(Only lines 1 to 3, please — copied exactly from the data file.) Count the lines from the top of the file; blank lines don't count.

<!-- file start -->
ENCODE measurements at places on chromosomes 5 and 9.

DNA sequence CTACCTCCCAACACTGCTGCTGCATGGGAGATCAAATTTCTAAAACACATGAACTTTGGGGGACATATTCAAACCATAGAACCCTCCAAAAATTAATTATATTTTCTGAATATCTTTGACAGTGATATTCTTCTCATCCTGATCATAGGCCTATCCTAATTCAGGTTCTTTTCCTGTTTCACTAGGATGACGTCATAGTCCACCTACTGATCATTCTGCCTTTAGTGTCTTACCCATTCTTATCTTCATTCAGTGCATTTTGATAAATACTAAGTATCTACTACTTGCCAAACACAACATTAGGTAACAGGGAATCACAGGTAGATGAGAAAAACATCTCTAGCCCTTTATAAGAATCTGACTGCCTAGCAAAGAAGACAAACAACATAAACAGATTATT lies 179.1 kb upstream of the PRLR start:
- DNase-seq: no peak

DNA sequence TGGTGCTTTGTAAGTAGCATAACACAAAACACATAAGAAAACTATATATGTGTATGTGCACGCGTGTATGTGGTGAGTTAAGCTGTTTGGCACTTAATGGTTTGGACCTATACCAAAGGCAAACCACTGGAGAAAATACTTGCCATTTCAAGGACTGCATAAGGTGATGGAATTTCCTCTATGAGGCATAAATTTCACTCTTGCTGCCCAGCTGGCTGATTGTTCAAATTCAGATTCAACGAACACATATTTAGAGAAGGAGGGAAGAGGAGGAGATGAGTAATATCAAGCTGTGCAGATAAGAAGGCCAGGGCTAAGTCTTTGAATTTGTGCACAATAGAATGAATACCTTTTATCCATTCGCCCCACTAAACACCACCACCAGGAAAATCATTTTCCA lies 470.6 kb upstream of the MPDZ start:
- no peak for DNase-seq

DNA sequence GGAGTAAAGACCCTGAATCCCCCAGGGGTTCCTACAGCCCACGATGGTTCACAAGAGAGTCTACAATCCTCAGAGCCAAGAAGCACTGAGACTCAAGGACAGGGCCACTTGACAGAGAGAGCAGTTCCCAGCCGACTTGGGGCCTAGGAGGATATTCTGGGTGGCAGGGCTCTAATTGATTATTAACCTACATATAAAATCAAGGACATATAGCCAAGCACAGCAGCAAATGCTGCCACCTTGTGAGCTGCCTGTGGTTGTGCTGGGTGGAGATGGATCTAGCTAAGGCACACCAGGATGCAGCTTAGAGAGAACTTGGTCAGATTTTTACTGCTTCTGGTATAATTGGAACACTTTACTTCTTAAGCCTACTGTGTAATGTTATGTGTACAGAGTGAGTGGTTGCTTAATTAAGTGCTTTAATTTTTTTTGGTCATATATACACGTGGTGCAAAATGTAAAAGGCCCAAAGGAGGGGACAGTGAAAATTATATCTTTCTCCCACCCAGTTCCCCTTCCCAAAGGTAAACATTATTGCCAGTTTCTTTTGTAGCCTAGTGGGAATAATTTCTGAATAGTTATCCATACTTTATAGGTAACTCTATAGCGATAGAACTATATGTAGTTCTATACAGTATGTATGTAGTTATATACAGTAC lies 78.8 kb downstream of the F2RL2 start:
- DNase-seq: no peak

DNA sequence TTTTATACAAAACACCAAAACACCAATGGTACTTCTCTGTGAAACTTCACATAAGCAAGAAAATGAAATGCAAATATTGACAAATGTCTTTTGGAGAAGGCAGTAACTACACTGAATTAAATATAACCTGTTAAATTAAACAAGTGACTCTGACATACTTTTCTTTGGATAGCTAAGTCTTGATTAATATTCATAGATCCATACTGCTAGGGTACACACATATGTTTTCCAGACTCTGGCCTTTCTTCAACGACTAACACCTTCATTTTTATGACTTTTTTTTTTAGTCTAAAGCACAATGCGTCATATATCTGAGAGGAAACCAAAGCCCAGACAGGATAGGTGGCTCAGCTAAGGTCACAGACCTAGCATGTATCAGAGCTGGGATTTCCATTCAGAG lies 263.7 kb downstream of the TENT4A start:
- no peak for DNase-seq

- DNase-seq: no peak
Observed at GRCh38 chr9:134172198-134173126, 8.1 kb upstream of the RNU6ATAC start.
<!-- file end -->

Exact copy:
ENCODE measurements at places on chromosomes 5 and 9.

DNA sequence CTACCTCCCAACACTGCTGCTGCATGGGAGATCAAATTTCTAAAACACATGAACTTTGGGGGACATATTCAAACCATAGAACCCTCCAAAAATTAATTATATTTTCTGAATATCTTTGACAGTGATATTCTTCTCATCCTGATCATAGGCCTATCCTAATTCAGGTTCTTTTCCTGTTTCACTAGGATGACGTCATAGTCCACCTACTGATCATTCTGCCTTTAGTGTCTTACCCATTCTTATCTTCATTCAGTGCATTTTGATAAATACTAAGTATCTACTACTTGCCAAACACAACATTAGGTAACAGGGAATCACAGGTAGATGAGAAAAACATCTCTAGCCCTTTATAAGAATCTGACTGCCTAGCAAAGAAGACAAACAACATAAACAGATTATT lies 179.1 kb upstream of the PRLR start:
- DNase-seq: no peak